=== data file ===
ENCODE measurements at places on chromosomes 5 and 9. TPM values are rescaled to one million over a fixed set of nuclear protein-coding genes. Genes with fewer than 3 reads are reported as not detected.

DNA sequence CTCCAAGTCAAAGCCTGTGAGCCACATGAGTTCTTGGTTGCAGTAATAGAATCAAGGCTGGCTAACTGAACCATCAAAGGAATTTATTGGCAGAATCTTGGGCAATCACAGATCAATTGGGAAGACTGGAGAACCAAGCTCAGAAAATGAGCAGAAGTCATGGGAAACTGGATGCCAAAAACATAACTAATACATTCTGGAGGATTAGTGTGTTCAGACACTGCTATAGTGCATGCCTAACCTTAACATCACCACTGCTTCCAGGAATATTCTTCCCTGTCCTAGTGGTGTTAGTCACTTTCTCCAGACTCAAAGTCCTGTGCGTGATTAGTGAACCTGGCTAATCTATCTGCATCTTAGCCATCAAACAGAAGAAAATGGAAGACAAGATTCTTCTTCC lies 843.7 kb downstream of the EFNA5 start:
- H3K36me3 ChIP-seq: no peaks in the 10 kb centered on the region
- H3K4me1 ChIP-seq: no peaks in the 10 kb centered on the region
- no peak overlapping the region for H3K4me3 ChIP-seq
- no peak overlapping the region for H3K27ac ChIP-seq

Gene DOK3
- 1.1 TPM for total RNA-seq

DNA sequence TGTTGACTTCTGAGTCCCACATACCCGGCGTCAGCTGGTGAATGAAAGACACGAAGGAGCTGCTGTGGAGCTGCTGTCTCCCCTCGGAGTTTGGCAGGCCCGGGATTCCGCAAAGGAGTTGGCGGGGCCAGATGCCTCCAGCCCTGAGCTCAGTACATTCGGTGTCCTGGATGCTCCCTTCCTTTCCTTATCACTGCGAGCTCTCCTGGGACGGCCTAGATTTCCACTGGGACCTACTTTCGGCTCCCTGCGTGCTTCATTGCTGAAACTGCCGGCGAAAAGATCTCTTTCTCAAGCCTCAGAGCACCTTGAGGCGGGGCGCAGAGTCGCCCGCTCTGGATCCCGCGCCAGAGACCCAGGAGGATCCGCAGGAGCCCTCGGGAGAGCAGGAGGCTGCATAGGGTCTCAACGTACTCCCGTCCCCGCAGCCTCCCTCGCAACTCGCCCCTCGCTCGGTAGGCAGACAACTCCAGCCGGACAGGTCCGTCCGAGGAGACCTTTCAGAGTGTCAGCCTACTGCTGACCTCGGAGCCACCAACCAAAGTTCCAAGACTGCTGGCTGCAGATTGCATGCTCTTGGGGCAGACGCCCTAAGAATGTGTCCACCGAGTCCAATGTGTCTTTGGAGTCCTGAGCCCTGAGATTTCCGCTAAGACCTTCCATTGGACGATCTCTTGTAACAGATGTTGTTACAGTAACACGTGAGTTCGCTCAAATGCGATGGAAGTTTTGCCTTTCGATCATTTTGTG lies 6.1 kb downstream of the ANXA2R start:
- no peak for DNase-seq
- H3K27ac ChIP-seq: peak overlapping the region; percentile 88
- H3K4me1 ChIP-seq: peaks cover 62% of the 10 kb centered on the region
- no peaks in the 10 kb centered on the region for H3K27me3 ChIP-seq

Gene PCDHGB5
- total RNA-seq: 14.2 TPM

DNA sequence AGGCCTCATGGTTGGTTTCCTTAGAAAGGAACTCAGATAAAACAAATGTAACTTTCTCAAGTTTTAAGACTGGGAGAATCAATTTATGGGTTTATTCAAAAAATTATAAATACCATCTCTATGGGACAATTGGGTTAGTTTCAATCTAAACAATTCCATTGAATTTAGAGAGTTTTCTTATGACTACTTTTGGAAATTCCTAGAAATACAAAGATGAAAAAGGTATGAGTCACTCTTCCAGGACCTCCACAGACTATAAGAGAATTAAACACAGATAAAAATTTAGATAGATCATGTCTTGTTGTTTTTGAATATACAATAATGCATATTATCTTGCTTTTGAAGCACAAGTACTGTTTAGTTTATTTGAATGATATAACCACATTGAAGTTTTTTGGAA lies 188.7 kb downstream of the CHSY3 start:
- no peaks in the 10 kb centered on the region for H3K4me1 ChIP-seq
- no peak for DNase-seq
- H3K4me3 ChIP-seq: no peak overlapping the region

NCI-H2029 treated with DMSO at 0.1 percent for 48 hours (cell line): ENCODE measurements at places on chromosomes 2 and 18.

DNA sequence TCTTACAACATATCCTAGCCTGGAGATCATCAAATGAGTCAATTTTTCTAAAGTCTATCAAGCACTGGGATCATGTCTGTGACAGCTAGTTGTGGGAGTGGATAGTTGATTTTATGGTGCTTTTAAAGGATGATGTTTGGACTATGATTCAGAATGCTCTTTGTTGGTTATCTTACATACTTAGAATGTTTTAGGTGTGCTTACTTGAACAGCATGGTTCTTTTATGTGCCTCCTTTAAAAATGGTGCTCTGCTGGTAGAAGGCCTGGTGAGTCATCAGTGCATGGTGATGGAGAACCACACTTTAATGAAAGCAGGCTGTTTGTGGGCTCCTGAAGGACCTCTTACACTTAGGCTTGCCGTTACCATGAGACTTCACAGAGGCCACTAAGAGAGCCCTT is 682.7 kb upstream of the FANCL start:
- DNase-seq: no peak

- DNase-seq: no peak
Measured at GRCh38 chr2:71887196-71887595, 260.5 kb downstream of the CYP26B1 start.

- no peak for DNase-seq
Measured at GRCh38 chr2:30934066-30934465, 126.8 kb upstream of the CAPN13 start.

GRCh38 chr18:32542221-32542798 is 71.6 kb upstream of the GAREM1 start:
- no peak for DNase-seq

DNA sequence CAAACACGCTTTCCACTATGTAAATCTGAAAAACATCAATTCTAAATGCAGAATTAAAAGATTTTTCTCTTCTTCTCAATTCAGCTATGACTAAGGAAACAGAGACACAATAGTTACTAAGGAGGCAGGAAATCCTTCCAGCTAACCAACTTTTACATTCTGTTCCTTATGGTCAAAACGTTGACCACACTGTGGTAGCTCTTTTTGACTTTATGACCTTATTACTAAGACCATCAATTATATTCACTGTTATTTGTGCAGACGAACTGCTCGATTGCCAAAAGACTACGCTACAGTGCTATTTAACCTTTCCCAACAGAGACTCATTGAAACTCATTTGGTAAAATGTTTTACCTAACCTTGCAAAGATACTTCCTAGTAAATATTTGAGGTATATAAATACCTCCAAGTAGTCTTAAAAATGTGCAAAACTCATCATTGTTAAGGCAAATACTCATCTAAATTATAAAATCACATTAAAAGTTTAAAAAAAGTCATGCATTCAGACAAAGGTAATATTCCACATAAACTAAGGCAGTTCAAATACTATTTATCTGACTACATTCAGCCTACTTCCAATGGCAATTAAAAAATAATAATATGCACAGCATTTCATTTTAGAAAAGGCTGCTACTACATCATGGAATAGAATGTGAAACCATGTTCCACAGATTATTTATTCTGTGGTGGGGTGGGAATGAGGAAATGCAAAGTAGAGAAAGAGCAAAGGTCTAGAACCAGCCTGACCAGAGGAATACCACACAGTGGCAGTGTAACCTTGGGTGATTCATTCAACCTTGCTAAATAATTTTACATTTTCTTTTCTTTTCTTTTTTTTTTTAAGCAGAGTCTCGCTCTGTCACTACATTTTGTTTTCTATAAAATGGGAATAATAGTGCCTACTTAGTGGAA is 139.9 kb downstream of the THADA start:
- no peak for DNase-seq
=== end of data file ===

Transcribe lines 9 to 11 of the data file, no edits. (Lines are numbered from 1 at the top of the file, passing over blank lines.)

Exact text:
DNA sequence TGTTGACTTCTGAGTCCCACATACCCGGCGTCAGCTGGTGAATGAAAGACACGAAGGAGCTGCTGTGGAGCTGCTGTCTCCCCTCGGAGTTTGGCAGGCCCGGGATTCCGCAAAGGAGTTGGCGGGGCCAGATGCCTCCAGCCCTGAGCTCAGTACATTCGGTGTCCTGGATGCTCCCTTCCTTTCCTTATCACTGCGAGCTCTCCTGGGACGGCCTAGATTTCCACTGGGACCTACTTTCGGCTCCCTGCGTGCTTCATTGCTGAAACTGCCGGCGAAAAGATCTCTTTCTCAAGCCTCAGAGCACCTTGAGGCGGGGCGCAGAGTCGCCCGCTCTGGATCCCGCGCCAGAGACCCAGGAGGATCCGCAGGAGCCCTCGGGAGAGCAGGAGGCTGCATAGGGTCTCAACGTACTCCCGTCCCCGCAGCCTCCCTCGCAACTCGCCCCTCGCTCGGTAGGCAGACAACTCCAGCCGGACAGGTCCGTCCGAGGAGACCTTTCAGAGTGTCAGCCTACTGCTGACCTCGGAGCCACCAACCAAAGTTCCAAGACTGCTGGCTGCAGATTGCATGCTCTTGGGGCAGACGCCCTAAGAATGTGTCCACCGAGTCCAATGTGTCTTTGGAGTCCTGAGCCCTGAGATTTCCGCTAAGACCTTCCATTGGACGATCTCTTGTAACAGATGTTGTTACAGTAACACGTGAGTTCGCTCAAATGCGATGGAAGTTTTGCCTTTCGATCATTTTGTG lies 6.1 kb downstream of the ANXA2R start:
- no peak for DNase-seq
- H3K27ac ChIP-seq: peak overlapping the region; percentile 88